We are seeing a resurgence of well made clean, crisp lagers including a number of new Pilsner releases, some with a terroir focus such as the Italian Pilsner. More recently, some examples of lager hybrids are showing-up, making drinkers think about lagers in new ways.

Low ABV offerings are very on trend and some wine-beer hybrids have started popping-up more commonly in our market as well.

Corinna Steeb

CEO and Co-Founder, Prancing Pony Brewery (Totness South Australia)

1. Breweries and price of product

We now have close to 800 independent breweries, some without stainless steel, gypsy brewing and others are very small and may not have much in the way of packaged product in the market. The market here is getting competitive and some breweries have changed to lower ABV’s to avoid the hefty excise so they can bring a lower priced product to the market. This has in turn translated to a change in pack size, with 4-packs becoming more prominent and even 12 or 16-packs as the outer cartons start to show up.

2. Styles

The most significant trends was the search for the holy grail. To some breweries, this was a never ending stream of new beers. Never drink a beer twice. To others it was to venture out into the never-never creating new styles of beer or simply using what was available to them to create a buzz. Unusual ingredients range from native botanicals to doughnuts and cranberry & orange sours to spiced Saisons, sour NEIPA’s, using all sorts of fruit or IPA’s with any amount of chili, and other spicy additions. Limited releases and Collab brews are still high in demand. Basically anything that appears to be rare.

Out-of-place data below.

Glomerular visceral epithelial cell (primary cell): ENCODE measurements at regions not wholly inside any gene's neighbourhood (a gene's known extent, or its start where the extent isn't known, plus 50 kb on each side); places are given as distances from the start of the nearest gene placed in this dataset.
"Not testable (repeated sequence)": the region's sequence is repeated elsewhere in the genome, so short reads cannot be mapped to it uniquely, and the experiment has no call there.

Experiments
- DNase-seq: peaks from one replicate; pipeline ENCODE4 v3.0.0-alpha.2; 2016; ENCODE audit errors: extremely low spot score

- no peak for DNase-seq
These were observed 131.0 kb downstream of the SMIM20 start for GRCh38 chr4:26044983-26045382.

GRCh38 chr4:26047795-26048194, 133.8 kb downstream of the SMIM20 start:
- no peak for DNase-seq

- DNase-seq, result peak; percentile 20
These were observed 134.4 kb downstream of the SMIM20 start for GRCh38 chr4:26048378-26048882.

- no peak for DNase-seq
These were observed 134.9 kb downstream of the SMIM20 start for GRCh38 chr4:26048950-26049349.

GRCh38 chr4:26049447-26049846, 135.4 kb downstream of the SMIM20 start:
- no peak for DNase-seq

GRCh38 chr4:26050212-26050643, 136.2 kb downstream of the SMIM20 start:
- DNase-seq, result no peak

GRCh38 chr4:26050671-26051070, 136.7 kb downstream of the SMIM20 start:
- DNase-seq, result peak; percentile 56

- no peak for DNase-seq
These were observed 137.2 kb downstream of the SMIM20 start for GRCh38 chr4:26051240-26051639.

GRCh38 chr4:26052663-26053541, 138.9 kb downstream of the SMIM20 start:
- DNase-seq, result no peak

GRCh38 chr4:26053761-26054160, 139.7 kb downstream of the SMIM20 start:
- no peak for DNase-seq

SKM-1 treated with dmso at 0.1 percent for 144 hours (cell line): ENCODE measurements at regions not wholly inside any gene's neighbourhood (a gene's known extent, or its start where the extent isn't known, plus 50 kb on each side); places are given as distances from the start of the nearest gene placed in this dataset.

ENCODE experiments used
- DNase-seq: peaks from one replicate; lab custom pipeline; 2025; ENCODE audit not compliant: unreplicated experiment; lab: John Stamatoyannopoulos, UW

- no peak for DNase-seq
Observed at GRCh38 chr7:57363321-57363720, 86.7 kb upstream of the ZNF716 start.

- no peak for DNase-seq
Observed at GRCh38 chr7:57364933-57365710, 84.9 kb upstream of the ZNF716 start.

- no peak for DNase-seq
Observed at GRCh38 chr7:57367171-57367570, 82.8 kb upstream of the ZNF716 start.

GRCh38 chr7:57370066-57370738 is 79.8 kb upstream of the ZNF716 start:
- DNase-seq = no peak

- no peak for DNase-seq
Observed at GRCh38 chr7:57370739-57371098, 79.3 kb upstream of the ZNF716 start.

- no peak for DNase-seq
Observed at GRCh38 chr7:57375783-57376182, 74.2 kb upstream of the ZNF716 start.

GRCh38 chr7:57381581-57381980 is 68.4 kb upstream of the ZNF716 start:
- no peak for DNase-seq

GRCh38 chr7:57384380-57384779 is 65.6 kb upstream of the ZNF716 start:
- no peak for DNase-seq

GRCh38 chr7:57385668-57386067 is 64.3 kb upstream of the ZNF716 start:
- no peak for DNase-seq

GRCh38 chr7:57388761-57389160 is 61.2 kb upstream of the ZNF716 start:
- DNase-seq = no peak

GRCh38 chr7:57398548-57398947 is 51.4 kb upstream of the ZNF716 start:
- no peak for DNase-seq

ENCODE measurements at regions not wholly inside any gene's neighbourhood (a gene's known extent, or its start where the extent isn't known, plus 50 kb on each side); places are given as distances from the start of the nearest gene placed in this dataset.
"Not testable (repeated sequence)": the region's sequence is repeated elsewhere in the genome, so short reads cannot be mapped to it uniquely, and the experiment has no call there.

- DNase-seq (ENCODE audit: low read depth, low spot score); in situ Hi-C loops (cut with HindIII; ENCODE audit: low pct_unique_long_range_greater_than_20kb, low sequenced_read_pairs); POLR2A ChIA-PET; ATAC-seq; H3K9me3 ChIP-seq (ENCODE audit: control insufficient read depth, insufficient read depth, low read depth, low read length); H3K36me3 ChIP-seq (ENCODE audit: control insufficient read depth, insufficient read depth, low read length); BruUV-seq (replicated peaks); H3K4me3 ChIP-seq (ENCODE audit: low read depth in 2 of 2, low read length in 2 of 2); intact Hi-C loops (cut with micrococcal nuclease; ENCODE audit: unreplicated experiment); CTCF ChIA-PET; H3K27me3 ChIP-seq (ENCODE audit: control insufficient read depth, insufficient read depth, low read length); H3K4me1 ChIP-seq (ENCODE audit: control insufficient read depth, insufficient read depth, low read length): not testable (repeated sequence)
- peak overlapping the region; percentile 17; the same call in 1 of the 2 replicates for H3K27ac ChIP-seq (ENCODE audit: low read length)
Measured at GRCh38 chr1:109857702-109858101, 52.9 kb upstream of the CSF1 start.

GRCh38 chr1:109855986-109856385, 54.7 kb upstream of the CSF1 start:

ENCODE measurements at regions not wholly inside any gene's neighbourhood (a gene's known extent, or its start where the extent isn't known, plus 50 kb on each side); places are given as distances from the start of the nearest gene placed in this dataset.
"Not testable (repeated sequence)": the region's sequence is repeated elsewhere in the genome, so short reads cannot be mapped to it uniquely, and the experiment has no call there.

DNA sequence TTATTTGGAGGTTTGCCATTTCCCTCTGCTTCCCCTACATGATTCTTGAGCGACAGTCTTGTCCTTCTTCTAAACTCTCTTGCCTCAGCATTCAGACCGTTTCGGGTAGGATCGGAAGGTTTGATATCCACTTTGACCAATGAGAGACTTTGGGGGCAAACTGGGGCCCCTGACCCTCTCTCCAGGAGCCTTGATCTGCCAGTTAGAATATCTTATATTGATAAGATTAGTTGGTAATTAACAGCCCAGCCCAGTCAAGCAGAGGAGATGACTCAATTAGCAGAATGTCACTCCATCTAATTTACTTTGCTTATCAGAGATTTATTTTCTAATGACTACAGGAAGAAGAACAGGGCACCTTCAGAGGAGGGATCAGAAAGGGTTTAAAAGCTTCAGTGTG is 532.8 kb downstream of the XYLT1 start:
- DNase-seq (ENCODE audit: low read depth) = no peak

3. Packaging

It has gone wild. While last year saw a trend towards white, clean uncluttered, now the focus is stand out colors, loud design and playing with texture as much as making a statement with the name. Most breweries have resorted to include the name of the brewery dominant on the packaging, name of beer followed by style. Cans are starting to overtake bottles in all outlets with the exception of perhaps the chains, where many beers, in particular imports are still in bottles. 375ml cans are the most common size. 330ml are appearing less and less.

Rebranding and brand refreshes are common with everybody wishing to predict the best way to cut through the noise, so merchandise items have become super important, such as tap handles, signs, lights and t-shirts.

4. Story telling in branding

Having a real identity and knowing what it is and being able to tell the brand story has never been more important. Authenticity, using sustainability principles and ensuring that the brand has a massive community input are all very real.